Tim Murphy

Tim Murphy

Reporter

Tim Murphy is a reporter in MoJo's DC bureau. Last summer he logged 22,000 miles while blogging about his cross-country road trip for Mother Jones. His writing has been featured in Slate and the Washington Monthly. Email him with tips and insights at tmurphy [at] motherjones [dot] com.

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Report: The Government is Really, Really Bad at Keeping Records About Chemical Plants

| Thu Aug. 29, 2013 8:03 AM PDT

In April, a massive explosion ripped apart a fertilizer storage facility in West, Texas, killing 12 first responders and injuring at least 200 people. This didn't have to happen—as Mother Jones reporter previously, the disaster was a product of lax regulation and mismanagement at various levels of government, and a company that had taken few steps to protect itself or the community. (The county didn't even have a fire code.)

Just how bad is the oversight of chemical facilities like West Fertilizer Co.? According to a new report in the Dallas Morning News, 90 percent of the federal government's chemical safety data is wrong:

A Dallas Morning News analysis of more than 750,000 federal records found pervasive inaccuracies and holes in data on chemical accidents, such as the one in West that killed 15 people and injured more than 300.

In fact, no one at any level of government knows how often serious chemical accidents occur each year in the United States. And there is no plan in place for federal agencies to gather more accurate information.

As a result, the kind of data sharing ordered by President Barack Obama in response to West is unlikely to improve the government’s ability to answer even the most basic questions about chemical safety.

And that's just the beginning. Give it a read.

Black Parents Need to Get It Together, Says Former Tea Party Congressman Sued Over Child Support

| Wed Aug. 28, 2013 8:20 AM PDT
Former Rep. Joe Walsh (R-Ill.)

Wednesday is the 50th anniversary of the March on Washington, an event organized by a badass gay activist and keynoted by Martin Luther King Jr.'s (copyrighted) "I Have a Dream" speech. It's a time for reflection on where the United States has been and where it's headed.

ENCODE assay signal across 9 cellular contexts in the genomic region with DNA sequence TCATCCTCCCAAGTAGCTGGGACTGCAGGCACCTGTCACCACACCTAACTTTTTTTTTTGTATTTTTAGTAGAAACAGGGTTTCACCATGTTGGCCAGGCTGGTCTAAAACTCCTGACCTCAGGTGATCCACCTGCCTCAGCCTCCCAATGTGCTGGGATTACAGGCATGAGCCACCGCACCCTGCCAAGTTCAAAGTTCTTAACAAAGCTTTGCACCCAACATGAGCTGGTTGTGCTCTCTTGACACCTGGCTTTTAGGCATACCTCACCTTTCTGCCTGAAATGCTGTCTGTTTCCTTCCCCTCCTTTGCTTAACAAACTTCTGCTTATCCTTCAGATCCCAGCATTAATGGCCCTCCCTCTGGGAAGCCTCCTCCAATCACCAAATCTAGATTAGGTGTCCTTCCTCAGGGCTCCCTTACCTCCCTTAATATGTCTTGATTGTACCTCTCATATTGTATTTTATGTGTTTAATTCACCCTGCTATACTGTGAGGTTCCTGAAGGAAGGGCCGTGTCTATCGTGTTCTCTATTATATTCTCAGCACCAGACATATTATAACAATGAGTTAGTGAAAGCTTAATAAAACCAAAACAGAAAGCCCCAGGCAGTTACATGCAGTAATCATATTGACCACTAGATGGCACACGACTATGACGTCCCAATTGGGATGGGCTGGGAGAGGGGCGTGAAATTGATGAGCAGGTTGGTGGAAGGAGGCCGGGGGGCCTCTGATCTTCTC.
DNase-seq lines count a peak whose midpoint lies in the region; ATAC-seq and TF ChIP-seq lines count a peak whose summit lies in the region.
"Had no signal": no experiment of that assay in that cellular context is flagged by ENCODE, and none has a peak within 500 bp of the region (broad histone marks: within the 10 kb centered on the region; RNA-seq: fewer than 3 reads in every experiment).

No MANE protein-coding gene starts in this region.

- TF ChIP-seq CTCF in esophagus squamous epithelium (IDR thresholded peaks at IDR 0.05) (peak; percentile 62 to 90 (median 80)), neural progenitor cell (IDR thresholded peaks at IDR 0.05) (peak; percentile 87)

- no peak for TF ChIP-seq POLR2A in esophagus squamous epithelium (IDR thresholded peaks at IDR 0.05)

Unless you're former Rep. Joe Walsh (R-Ill.).

Walsh, a tea partier elected in the conservative wave of 2010, has reinvented himself as a talk radio host after getting trounced last fall by Iraq war vet Tammy Duckworth. On Wednesday, Walsh celebrated King's legacy by drafting a list of problems he believes afflict African Americans, such as an unwillingness to take responsibility for their own lives, and a total dependency on "the government plantation":

I have a dream that all black parents will have the right to choose where their kids attend school.

I have a dream that all black boys and girls will grow up with a father.

I have a dream that young black men will stop shooting other young black men.

I have a dream that all young black men will say "no" to gangs and to drugs.

I have a dream that all black young people will graduate from high school.

I have a dream that young black men won't become fathers until after they're married and they have a job.

I have a dream that young unmarried black women will say "no" to young black men who want to have sex.

I have a dream that today's black leadership will quit blaming racism and "the system" for what ails black America.

I have a dream that black America will take responsibility for improving their own lives.

I have a dream that one day black America will cease their dependency on the government plantation, which has enslaved them to lives of poverty, and instead depend on themselves, their families, their churches, and their communities.

You can listen to the audio of Walsh himself reading it, if you hate yourself.

Walsh's dream that all black boys and girls will have fathers who play an active role in their lives and wean them away from a culture of dependency is somewhat ironic given that his ex-wife sued him in 2011 for $117,437 in overdue child support payments. (The former couple settled in 2012; details of the settlement have not been released, although Walsh's ex-wife released a statement at the time saying the congressman was not a "deadbeat.")

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